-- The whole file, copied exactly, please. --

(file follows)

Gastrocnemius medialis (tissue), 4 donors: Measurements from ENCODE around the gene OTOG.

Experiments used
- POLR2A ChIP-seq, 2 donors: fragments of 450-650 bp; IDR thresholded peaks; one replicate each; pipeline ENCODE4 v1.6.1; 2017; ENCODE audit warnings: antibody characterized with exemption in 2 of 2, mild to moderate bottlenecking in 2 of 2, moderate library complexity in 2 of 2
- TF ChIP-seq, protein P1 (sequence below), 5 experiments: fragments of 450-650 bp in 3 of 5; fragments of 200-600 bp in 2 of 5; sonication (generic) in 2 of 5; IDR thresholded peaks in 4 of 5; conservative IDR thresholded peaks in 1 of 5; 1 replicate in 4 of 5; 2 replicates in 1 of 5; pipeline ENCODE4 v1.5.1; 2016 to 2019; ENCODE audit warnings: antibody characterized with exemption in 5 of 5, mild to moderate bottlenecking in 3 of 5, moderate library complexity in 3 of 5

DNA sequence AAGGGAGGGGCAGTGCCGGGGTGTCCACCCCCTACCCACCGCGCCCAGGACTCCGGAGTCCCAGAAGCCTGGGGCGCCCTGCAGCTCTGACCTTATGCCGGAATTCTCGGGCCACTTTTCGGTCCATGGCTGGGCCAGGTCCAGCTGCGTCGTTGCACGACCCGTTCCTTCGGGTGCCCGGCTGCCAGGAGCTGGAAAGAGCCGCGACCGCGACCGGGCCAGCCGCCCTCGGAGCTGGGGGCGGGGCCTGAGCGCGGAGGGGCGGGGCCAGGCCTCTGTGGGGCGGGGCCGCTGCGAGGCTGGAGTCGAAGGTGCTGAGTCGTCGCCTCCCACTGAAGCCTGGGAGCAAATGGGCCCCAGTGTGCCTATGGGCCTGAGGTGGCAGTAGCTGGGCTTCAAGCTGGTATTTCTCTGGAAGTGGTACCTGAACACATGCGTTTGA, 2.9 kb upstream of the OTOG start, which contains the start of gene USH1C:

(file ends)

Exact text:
Gastrocnemius medialis (tissue), 4 donors: Measurements from ENCODE around the gene OTOG.

Experiments used
- POLR2A ChIP-seq, 2 donors: fragments of 450-650 bp; IDR thresholded peaks; one replicate each; pipeline ENCODE4 v1.6.1; 2017; ENCODE audit warnings: antibody characterized with exemption in 2 of 2, mild to moderate bottlenecking in 2 of 2, moderate library complexity in 2 of 2
- TF ChIP-seq, protein P1 (sequence below), 5 experiments: fragments of 450-650 bp in 3 of 5; fragments of 200-600 bp in 2 of 5; sonication (generic) in 2 of 5; IDR thresholded peaks in 4 of 5; conservative IDR thresholded peaks in 1 of 5; 1 replicate in 4 of 5; 2 replicates in 1 of 5; pipeline ENCODE4 v1.5.1; 2016 to 2019; ENCODE audit warnings: antibody characterized with exemption in 5 of 5, mild to moderate bottlenecking in 3 of 5, moderate library complexity in 3 of 5

DNA sequence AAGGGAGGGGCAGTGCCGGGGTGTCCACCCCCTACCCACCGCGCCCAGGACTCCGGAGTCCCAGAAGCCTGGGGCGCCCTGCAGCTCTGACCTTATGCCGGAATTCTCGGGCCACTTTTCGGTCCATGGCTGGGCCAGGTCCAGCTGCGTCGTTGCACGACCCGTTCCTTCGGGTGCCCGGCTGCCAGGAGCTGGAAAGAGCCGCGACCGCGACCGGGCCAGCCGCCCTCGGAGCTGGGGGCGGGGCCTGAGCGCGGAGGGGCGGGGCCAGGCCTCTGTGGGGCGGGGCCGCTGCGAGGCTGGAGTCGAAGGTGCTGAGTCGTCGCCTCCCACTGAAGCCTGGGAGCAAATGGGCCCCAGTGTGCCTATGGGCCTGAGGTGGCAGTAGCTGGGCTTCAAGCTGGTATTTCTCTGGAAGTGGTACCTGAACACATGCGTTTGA, 2.9 kb upstream of the OTOG start, which contains the start of gene USH1C: